08 July 2017
Show Your Flames (A)
I have no idea what this show was. A combination of performance art, comedy, lip synching, pop culture, dance and mash ups, this is an artistic expression that will confuse the hell out of you. Show Your Flames moves fast as an exceptionally energetic one-man show. There is no rhyme or reason for why he does anything (Why did he eat a tomato? A bagel?) but it doesn’t matter because it defies logic and somehow works. Devon Sanclemente, writer and actor, is a self-proclaimed weirdo, delivers an hour of absurdity, that should only be executed by cartoons. (Is Devon a real life cartoon?) If you want questions and want to escape any semblance of sanity, than get yourself to this eccentric showing.
Singing to My Left Kidney (B)
Inspirational survival stories are a genre that I can’t stand. I don’t like words like survivor or beat or fight or hope. Singing to my Left Kidney could have been just that: a made-for-TV tearjerker. Instead, it was a comedic telling of Ada Balon’s experience from cancer diagnoses to cure. It flits between hilarious to raw, causing moments of discomfort. But it’s cancer, not a magical pony ride, and it should be uncomfortable. The play is comprised of a cast of one, switching between herself and people from her cancer journey. There’s the Russian ultrasound technician, someone you really don’t want to be responsible for probing you; a seemingly good natured friend, played by a sock puppet, who turns into a Valley girl nymphomaniac; and a saucy personification of her cancer that was bitter and tenacious. The litany of characters is impressive and each uniquely created. Balon dug into what made each character tick and brought them to life. Best of all, and completely unorthodox, was her kooky kidney surgery interpretive dance.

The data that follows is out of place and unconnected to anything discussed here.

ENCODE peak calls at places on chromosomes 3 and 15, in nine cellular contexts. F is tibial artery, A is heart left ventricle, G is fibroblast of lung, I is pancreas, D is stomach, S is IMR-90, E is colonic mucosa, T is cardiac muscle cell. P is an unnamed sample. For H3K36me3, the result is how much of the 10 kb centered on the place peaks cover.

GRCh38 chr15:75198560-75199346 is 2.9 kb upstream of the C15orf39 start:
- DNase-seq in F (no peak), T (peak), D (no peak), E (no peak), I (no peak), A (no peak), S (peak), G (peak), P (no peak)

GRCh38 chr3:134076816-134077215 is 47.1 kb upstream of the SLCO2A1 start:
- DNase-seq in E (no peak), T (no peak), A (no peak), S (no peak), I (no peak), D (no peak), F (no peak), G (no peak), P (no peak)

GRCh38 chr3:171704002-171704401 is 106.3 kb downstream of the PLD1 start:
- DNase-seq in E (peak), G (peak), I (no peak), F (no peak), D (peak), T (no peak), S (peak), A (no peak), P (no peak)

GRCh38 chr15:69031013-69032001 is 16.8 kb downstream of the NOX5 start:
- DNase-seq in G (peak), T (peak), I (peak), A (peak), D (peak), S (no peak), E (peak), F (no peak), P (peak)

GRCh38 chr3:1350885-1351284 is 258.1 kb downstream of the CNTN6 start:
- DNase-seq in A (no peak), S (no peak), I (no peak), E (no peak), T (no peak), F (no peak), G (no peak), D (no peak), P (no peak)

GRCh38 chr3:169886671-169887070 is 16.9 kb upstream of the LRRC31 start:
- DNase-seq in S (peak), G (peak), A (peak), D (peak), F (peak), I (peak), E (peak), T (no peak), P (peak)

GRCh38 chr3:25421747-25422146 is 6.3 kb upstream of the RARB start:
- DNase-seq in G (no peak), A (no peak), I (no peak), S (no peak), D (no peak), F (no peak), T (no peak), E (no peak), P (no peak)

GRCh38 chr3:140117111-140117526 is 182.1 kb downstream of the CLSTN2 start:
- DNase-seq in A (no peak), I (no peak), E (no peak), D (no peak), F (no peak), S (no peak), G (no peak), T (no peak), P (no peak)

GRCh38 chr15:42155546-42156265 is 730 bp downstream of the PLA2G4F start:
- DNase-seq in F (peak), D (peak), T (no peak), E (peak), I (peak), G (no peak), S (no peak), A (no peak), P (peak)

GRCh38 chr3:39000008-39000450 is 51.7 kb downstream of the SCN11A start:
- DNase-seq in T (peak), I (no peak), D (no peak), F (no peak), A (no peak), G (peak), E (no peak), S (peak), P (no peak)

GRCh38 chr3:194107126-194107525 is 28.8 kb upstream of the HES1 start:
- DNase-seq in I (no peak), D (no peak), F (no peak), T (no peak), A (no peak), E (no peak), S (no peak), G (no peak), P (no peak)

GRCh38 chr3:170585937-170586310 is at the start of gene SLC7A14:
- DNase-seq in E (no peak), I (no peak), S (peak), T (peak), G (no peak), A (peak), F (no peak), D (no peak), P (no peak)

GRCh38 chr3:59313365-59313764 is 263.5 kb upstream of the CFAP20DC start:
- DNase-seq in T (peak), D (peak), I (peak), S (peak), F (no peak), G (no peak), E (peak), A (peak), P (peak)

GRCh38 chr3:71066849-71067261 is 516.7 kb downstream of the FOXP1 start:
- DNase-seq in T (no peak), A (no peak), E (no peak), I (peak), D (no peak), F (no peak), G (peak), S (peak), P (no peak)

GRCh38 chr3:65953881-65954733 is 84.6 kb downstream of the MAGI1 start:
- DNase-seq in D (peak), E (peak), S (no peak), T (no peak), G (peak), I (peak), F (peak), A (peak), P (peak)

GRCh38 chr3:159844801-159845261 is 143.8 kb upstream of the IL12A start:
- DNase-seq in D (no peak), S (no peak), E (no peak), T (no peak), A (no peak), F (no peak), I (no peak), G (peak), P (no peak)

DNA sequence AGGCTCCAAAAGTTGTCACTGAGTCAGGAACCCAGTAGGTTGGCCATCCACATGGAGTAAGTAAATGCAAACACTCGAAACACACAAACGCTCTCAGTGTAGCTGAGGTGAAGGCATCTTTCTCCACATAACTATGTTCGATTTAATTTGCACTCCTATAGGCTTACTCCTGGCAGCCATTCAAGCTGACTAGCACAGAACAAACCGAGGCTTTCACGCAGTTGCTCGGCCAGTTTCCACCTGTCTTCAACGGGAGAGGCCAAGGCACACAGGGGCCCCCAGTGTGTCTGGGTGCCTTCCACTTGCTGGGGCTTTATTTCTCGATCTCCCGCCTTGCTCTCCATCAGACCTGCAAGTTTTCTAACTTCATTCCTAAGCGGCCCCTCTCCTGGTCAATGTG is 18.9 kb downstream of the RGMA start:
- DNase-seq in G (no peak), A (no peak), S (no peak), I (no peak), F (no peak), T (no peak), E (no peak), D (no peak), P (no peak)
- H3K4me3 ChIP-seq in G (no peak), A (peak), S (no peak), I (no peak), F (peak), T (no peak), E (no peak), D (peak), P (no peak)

Becoming Me (B)
Becoming Me was upbeat, fun, and energetic. It’s a musical (yes, with all original compositions written by the talented Stacy Collins) that narrates the challenges of depression and anxiety. The after-school special feel is endearing and the ensemble has the wholesomeness of the Scooby Gang. (Unfortunately, without a dog). It concluded with a good, yet expected, message that it’s OK to not be OK.The stand out performance was Alexandra Reed, the therapist, who carried the show with her phenomenal pipes, providing support for other weaker singers. Unfortunately, not all the cast had the chops for the musical complexity. The acting was adequate with a few characters, Michelle, played by Jessica Watters, and Liam, played by Kevin Doe, that executed their roles as if they were written for them. Where it fell short was the lack of depth with the subjection matter. Sure, Andrew, the lead character, felt sad and anxious, who wouldn’t with an abusive father, but his array of emotion stopped there. Because of the lack of grit, the story often lacked direction.
D&D Yoga (C)
What I liked about D&D Yoga was the innovative approach to yoga and Dungeons and Dragons. The show, which is a debatable term for this one, was an interactive yoga experience through a D&D storyline. At the start of the experience, we selected our characters and through the journey, which was enhanced by yoga poses, we killed a Gollum and a dragon, hid from goblins, and fell into chasms. Unfortunately, it fell apart on execution. The yoga distracted from the D&D and the D&D (score charts, dice rolling) distracted from the yoga. Although this was presented as a class, I still expected the instructor to provide a high quality dungeon master experience, which was sorely lacking. There is potential for this as a novel marketing tool for yoga but as a fringe show it failed to meet my expectations.
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